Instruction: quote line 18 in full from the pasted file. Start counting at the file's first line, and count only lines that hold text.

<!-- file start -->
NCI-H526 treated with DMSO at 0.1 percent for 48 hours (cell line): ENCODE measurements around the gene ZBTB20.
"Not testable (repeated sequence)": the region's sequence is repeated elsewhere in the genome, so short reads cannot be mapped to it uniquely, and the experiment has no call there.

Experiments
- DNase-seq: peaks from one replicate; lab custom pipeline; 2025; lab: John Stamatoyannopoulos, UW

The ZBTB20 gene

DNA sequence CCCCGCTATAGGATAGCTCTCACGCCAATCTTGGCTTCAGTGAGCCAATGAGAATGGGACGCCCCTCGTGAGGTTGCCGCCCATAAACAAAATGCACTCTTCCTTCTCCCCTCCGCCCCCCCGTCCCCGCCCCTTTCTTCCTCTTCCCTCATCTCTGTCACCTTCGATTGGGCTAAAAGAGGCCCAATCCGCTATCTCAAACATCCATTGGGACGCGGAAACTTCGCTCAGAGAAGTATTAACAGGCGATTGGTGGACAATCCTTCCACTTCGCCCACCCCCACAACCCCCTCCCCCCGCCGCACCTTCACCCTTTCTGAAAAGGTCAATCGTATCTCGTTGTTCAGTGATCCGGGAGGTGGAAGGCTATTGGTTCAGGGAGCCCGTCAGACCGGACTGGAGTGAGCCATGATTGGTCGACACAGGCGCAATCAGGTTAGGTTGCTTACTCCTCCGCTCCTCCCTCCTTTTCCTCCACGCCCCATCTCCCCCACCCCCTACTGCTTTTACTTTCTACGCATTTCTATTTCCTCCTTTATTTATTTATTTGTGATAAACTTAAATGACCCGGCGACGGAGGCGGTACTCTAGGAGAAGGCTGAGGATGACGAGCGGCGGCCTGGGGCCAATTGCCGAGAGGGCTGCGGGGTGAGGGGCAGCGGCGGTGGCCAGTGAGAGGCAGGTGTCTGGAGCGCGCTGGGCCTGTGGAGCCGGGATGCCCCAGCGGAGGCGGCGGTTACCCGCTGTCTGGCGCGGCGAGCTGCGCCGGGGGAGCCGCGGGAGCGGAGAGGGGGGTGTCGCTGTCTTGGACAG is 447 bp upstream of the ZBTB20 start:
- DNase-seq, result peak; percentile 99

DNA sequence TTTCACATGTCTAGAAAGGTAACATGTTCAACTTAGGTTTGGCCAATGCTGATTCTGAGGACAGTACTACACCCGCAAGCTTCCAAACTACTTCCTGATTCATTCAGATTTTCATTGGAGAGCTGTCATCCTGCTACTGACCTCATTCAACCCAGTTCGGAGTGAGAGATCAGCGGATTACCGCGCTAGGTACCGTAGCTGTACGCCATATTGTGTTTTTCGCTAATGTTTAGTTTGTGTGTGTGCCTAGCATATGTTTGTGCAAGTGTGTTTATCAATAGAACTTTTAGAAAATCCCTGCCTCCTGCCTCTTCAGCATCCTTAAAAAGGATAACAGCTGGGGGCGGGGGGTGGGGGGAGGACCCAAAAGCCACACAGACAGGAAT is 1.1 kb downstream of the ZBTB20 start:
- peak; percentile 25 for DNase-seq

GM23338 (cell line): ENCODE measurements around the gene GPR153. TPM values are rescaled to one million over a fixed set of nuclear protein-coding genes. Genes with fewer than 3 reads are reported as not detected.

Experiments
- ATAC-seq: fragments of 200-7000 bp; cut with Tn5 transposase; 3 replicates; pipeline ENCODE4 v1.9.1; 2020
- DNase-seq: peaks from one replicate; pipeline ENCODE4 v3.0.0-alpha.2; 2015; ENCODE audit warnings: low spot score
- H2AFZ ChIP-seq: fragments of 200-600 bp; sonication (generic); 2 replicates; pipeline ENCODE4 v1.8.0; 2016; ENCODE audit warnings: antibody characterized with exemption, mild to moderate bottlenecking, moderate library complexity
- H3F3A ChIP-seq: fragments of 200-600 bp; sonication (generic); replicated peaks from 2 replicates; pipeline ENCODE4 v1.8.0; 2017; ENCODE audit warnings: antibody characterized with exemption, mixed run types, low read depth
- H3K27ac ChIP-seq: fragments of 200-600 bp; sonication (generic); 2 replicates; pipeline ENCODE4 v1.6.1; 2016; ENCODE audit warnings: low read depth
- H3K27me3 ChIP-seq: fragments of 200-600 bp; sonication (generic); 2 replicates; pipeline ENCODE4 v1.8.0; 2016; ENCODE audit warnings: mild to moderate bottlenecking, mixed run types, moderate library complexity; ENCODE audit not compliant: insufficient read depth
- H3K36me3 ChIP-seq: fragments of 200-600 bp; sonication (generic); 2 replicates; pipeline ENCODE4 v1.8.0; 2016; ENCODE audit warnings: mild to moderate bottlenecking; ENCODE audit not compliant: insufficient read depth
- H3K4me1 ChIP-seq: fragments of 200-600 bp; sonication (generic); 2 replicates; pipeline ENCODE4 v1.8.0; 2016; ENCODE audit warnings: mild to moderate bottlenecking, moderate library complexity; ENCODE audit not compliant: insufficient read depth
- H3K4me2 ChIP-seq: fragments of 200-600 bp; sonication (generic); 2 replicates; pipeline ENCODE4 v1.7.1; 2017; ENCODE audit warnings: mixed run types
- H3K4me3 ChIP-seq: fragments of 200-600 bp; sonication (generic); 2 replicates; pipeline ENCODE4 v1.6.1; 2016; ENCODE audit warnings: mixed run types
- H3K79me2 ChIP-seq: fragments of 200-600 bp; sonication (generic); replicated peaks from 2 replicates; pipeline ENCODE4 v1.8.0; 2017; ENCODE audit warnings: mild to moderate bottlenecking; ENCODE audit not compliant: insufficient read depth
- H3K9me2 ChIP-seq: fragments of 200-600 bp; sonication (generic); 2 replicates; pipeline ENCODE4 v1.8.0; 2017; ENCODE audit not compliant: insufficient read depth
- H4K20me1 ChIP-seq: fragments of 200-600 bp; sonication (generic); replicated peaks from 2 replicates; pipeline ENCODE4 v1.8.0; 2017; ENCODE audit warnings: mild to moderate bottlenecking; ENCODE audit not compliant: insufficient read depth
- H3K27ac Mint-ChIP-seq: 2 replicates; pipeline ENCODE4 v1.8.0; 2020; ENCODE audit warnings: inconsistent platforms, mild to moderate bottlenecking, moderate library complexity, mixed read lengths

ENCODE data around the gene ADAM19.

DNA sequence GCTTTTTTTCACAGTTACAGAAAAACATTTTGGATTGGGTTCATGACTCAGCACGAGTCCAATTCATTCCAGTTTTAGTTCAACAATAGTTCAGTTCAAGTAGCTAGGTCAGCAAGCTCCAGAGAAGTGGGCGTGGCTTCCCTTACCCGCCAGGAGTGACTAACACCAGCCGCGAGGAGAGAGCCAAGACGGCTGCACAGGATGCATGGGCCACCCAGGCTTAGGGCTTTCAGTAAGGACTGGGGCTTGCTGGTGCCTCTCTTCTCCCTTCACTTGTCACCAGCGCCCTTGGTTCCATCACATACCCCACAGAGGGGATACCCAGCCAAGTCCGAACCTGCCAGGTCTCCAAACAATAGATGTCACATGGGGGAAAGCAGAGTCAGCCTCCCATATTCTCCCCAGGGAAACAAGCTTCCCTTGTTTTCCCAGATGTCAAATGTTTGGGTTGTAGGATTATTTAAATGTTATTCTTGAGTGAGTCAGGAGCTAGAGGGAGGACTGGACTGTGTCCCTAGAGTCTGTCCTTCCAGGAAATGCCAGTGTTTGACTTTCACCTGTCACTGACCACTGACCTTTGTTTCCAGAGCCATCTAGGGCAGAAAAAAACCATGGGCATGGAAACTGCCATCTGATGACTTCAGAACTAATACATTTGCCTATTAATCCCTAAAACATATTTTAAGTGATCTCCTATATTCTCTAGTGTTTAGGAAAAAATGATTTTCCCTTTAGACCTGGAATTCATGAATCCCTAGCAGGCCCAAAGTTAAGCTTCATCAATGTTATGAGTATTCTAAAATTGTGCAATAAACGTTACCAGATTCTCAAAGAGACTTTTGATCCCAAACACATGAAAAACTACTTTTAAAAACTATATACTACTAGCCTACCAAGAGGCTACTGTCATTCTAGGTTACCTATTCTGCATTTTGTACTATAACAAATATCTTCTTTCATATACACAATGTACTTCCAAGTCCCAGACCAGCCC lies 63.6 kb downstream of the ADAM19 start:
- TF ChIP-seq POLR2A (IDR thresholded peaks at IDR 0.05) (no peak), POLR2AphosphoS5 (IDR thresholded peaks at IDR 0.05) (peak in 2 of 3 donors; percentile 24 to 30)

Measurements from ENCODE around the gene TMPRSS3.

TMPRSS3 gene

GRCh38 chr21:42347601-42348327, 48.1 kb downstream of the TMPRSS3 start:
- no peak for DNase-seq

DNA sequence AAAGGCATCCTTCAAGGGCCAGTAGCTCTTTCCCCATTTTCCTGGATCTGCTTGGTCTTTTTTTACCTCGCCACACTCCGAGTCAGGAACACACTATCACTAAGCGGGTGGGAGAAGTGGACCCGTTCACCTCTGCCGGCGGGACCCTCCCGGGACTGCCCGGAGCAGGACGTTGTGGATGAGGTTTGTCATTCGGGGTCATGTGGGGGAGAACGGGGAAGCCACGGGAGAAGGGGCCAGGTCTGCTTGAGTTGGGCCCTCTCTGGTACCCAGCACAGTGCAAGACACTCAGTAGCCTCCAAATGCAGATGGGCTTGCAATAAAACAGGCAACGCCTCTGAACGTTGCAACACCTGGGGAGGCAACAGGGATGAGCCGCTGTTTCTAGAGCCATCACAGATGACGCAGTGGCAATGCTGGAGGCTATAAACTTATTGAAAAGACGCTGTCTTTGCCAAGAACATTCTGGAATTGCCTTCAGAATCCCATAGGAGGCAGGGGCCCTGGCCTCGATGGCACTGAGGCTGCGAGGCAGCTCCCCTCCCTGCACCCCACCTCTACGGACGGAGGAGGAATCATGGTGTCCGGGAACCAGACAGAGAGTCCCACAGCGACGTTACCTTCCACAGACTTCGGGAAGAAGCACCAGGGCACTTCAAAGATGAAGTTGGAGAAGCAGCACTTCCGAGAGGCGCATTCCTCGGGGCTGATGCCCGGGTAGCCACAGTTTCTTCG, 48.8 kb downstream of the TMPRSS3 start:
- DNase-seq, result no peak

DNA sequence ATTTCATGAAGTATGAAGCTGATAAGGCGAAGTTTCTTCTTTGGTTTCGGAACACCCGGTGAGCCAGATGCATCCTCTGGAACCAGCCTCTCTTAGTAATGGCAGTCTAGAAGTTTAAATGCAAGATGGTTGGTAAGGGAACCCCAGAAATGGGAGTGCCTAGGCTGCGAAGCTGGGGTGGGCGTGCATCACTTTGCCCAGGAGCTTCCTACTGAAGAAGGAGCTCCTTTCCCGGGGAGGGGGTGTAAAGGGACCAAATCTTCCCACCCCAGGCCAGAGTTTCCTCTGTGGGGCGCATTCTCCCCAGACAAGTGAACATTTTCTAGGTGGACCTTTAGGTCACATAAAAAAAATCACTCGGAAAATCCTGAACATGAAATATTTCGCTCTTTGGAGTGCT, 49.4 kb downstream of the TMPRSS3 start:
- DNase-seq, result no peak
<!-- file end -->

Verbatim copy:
- H3K36me3 ChIP-seq: fragments of 200-600 bp; sonication (generic); 2 replicates; pipeline ENCODE4 v1.8.0; 2016; ENCODE audit warnings: mild to moderate bottlenecking; ENCODE audit not compliant: insufficient read depth